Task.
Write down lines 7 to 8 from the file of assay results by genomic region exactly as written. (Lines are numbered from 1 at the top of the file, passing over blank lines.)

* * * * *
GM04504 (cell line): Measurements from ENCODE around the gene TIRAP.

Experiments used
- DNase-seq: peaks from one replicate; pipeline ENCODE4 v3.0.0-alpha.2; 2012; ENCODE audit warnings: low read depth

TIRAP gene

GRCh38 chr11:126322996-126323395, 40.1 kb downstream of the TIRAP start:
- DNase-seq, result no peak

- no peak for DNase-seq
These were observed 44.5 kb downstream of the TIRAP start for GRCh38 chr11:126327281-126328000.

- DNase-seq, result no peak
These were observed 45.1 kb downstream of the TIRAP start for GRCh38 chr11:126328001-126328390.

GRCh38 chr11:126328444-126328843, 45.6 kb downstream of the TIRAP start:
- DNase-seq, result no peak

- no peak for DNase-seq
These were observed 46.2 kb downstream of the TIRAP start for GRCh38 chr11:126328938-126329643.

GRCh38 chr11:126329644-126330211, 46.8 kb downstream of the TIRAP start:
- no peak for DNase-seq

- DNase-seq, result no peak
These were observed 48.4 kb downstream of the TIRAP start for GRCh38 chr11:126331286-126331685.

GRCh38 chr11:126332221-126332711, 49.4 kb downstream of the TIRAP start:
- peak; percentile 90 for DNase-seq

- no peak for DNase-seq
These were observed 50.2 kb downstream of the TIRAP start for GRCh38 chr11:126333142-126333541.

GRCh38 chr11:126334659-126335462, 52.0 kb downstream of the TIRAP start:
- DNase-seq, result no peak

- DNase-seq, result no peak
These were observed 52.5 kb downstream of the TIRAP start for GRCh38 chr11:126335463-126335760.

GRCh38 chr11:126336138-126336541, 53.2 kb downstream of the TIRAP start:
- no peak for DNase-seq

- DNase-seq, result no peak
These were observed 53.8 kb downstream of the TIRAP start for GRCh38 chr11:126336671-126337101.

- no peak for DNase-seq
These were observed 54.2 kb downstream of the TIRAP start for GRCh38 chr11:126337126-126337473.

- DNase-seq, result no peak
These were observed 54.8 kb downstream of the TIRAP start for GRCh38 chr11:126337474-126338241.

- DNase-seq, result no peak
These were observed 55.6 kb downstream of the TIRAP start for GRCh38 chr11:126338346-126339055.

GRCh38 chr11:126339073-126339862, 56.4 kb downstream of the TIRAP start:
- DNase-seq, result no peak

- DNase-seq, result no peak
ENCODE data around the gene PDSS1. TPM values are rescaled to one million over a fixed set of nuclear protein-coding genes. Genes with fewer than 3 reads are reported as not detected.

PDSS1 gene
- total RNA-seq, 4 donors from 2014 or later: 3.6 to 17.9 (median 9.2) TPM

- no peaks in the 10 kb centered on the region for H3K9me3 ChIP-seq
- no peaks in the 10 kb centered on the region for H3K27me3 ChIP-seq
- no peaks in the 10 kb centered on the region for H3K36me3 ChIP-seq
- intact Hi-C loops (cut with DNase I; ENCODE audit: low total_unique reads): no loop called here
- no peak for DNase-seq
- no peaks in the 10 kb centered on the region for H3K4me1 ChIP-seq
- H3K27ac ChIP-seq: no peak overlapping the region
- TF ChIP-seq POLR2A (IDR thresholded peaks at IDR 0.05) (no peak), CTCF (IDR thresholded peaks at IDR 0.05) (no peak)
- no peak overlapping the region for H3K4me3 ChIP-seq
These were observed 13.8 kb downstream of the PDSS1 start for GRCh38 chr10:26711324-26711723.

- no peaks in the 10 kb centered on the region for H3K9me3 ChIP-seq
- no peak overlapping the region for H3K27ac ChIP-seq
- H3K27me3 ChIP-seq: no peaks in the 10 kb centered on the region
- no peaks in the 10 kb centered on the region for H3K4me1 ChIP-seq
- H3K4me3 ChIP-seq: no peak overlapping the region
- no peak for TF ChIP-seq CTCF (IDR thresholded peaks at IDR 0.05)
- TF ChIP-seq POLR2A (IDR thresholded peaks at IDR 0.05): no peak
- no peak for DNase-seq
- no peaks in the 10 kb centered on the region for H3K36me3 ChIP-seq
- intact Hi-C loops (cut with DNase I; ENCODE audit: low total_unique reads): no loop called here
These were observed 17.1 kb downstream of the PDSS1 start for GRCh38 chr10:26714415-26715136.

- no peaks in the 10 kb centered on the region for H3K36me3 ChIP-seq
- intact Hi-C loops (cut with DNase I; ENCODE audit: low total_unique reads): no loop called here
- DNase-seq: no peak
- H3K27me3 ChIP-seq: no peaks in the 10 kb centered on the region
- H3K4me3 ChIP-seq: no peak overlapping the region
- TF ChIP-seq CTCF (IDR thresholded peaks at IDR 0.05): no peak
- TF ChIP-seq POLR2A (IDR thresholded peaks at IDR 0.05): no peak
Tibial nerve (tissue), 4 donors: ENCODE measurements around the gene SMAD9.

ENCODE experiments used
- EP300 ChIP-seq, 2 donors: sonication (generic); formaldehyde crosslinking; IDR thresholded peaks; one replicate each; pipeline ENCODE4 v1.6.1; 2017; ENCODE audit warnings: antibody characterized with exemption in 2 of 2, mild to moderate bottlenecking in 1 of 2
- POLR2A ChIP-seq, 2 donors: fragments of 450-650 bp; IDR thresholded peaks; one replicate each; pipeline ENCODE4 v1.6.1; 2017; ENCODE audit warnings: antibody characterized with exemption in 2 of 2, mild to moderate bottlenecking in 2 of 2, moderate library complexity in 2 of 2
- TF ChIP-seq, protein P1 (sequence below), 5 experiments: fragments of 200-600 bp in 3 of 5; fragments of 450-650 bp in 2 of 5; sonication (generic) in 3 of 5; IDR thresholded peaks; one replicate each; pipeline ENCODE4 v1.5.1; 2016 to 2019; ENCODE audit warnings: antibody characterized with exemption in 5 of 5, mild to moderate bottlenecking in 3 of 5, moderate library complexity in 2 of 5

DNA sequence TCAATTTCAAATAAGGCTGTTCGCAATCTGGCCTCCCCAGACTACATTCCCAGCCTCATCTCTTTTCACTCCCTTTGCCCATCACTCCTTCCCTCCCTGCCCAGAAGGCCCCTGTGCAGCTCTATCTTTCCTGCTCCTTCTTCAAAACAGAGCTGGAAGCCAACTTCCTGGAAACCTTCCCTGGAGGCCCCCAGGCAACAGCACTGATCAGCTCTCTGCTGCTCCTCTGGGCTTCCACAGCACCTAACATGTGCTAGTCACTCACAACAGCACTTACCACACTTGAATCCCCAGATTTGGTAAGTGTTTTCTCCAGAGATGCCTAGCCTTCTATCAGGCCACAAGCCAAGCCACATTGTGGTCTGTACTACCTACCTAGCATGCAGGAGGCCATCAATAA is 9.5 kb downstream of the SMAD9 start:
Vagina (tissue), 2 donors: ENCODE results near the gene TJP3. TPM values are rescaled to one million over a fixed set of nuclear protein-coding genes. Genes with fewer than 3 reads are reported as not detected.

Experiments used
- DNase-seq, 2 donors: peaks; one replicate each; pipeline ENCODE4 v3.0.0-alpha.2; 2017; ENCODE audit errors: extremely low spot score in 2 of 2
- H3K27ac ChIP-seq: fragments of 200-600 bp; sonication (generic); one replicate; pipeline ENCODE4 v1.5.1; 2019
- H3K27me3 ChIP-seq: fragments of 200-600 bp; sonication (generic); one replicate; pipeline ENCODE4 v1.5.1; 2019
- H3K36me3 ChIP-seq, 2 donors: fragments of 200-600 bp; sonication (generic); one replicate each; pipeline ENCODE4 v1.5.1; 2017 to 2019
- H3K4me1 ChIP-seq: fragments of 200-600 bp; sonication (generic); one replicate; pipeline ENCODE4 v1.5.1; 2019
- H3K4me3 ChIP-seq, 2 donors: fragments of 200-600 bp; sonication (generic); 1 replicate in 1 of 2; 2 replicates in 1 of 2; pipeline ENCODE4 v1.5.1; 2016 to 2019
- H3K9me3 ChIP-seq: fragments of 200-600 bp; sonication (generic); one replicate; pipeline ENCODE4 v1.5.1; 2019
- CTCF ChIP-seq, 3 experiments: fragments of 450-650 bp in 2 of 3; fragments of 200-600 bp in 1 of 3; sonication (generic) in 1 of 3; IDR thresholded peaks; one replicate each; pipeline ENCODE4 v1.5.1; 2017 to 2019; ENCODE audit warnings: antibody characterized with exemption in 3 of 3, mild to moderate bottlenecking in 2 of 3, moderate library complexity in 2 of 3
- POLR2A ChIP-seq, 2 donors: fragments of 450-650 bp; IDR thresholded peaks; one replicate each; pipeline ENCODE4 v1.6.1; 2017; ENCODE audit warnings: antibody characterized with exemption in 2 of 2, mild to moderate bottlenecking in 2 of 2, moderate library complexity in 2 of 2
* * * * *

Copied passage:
- no peak for DNase-seq
These were observed 44.5 kb downstream of the TIRAP start for GRCh38 chr11:126327281-126328000.